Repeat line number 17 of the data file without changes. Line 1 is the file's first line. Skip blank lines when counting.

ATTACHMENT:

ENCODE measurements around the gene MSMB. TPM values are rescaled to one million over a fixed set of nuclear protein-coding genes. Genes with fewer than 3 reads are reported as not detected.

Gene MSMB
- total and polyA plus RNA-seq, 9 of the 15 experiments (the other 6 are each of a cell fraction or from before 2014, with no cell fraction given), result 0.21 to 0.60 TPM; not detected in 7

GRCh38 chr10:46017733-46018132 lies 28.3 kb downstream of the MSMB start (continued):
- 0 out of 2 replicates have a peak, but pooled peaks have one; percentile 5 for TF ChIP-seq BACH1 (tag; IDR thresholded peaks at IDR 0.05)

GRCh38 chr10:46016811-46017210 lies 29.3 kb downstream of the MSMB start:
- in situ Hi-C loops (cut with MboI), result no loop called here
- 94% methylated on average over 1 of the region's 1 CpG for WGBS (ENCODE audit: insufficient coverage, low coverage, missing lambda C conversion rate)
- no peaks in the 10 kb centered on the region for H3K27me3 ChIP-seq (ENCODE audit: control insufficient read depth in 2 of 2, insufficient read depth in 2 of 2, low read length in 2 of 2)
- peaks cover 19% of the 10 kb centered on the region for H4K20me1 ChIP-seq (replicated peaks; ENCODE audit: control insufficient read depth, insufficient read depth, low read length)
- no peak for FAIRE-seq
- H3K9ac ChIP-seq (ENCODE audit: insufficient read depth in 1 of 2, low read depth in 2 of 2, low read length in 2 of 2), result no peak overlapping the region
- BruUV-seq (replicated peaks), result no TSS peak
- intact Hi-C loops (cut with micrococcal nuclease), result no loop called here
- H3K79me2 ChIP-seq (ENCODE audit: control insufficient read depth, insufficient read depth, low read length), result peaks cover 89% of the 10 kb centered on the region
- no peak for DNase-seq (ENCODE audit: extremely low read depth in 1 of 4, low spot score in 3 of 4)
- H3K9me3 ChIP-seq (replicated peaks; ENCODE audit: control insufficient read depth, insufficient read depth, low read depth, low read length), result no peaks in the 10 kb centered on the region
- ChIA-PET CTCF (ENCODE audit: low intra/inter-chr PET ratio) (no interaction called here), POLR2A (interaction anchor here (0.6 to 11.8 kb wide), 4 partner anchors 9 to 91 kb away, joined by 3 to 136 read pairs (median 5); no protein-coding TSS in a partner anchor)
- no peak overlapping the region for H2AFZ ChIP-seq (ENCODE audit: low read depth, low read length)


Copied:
- H3K9me3 ChIP-seq (replicated peaks; ENCODE audit: control insufficient read depth, insufficient read depth, low read depth, low read length), result no peaks in the 10 kb centered on the region